You are currently viewing Great-grandson of “Aunt Jemima” criticizes Brand for trying to “erase” her.

Great-grandson of “Aunt Jemima” criticizes Brand for trying to “erase” her.

Some people liked that Quaker Oats decided to rename its Aunt Jemima product line in 2020, which is known for its pancake mix and maple syrup. However, the descendants of the real woman who inspired the Brand called the change an “injustice” that only helped to erase Black history.

In reaction to “Aunt Jemima’s origins are based on a racial stereotype,” NBC News reports that Quaker Oats said on June 17, 2020, that it will change the name and branding of its Aunt Jemima breakfast products. A spokesman also said:

As we try to move towards racial equality in several ways, we must carefully look at our brands to make sure they reflect our ideals and meet the needs of our customers.

In 1888, the Pearl Milling Company came out with Aunt Jemima after making pancake mix, which it said was the first “ready-mix” food. The Aunt Jemima brand’s look was based on the “mammy” image of the South. Due to its ties to the Jim Crow era, the company tried to “update” and be “appropriate and respectful” of the times.

CNN said in February 2021 that the name would be changed to Pearl Milling Company and that the iconography, which had “long been criticized as a racist caricature of a Black woman stemming from slavery,” would be taken away.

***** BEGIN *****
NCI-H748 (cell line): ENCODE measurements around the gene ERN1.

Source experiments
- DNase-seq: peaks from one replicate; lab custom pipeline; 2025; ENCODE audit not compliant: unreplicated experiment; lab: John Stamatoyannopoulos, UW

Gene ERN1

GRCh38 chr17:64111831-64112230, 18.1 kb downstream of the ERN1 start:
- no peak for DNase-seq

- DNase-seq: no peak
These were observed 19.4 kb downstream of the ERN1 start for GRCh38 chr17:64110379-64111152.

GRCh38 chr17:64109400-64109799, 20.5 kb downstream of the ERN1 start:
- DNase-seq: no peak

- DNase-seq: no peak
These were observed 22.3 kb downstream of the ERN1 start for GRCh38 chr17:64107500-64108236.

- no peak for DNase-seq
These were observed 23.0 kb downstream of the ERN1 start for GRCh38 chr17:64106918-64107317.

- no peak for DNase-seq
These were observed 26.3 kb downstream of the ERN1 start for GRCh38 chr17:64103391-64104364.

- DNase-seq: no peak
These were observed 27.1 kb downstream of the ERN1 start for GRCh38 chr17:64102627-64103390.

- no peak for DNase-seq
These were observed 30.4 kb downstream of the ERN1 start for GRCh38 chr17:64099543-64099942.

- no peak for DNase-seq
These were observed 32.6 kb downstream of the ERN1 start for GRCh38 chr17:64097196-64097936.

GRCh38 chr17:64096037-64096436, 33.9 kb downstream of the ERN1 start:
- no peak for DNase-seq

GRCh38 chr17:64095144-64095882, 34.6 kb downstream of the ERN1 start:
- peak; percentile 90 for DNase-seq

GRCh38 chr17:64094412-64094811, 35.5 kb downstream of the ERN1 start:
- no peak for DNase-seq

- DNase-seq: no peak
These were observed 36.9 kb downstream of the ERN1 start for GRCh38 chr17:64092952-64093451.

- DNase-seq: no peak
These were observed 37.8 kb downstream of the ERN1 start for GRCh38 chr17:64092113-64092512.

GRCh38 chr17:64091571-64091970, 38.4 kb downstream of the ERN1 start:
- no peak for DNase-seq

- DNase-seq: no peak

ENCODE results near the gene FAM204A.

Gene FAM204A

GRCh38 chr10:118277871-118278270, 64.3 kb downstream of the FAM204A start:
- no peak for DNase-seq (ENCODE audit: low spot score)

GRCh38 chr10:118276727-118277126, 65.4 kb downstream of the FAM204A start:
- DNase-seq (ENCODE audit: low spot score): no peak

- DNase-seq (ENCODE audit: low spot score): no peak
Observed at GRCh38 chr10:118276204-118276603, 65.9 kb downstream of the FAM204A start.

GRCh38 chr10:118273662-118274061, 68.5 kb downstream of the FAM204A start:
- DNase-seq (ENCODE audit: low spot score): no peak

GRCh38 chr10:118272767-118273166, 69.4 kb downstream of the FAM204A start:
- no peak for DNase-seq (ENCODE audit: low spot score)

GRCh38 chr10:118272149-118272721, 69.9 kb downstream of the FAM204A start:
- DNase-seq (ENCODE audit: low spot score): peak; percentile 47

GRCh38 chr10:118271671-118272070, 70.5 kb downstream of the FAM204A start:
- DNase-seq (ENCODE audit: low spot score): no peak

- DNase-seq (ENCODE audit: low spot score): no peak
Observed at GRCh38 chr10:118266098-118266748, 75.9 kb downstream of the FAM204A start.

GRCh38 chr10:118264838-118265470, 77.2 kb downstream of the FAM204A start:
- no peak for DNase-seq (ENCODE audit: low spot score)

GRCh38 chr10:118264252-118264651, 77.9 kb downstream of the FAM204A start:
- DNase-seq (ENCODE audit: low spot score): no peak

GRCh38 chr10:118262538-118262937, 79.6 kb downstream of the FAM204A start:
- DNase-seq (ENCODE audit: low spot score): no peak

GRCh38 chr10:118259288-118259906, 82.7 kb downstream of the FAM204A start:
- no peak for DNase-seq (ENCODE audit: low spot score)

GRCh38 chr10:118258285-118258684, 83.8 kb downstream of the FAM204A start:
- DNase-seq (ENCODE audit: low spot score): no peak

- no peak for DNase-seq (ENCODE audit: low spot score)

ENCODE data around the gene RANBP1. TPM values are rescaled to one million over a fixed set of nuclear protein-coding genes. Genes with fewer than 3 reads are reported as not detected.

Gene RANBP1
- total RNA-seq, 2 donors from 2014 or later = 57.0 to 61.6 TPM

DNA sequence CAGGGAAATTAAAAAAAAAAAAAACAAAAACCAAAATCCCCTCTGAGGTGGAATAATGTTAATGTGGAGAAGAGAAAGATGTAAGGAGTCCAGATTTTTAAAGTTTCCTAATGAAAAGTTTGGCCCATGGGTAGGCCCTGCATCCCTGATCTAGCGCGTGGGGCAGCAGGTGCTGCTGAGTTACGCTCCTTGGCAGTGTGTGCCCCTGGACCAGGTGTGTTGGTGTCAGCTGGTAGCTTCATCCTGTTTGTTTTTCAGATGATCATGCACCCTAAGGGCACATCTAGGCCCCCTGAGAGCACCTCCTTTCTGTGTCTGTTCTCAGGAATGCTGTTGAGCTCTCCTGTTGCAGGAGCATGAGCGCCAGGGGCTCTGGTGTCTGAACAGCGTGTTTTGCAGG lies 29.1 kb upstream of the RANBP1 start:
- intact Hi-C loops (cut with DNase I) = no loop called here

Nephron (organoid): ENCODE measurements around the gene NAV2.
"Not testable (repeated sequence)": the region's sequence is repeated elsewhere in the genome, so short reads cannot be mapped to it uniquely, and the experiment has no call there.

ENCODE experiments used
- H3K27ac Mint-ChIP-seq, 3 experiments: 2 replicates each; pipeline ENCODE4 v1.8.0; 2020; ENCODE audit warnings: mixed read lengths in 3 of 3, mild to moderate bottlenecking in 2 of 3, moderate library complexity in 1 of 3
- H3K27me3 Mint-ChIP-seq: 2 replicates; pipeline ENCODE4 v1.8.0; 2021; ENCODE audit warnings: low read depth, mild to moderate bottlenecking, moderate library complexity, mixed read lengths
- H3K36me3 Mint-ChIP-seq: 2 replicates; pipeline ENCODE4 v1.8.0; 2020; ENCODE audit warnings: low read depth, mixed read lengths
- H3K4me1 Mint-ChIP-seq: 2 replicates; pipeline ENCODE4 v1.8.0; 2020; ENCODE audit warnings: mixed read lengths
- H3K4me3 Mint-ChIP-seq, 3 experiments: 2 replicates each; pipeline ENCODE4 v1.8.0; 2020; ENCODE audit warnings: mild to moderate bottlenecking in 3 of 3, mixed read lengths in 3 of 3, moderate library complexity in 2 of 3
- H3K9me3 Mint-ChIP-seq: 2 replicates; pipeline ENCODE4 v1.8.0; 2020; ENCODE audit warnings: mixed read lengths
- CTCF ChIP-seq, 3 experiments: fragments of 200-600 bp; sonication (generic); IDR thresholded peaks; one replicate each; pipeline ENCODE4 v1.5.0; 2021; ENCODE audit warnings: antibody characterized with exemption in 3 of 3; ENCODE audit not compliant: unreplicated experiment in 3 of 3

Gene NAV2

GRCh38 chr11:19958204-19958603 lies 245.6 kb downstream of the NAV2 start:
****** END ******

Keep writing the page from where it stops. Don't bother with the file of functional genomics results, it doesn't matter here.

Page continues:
Not only did some people like what was done, but it also led other businesses to do the same thing. While Mrs. Butterworth’s changed the look of its packaging, Uncle Ben’s, a rice product with similar symbols on its packaging, announced that it would also go through a change and change its name to Ben’s Original.

Some people, though, have said that the changes don’t help the Black community and just try to erase a sad but important part of history.

The great-grandson of one of the women who played Aunt Jemima, Larnell Evans Sr., told Patch the next day that the makeover was an insult to his family’s history and the Black community.

“This isn’t fair to me and my family. This is something from my past. They show that racism is something that white people do, not black people, by showing pictures of slavery. This business gets money off of showing us in a bad light. They chose to do this by wiping out my great-grandmother’s history, a woman of colour. He said what hurt him.

How many white people grew up watching Aunt Jemima cartoons every morning with their breakfast? How many white companies made all their money and didn’t give anything back? I think they should look into it. He said they can’t just get rid of it while we suffer.

Evans said, “After making all that money, are they just going to change history as if it never happened? … They won’t have nothing to offer us, will they? What gives them the right to do this?

The first Aunt Jemima was played by Nancy Green, a cook whose family had been slaves. She was still its mascot until she died in 1923. Anna Short Harrington, Evans’s great-grandmother, and Lillian Richard, also Evans’s great-grandmother, played Aunt Jemima.

A representative for the Richard family told KLTV, “I hope we’ll take a break and not just get rid of everything. Because it is our past, whether it was good or bad. If you take that away, you take a part of me with you. a part of each one of us.

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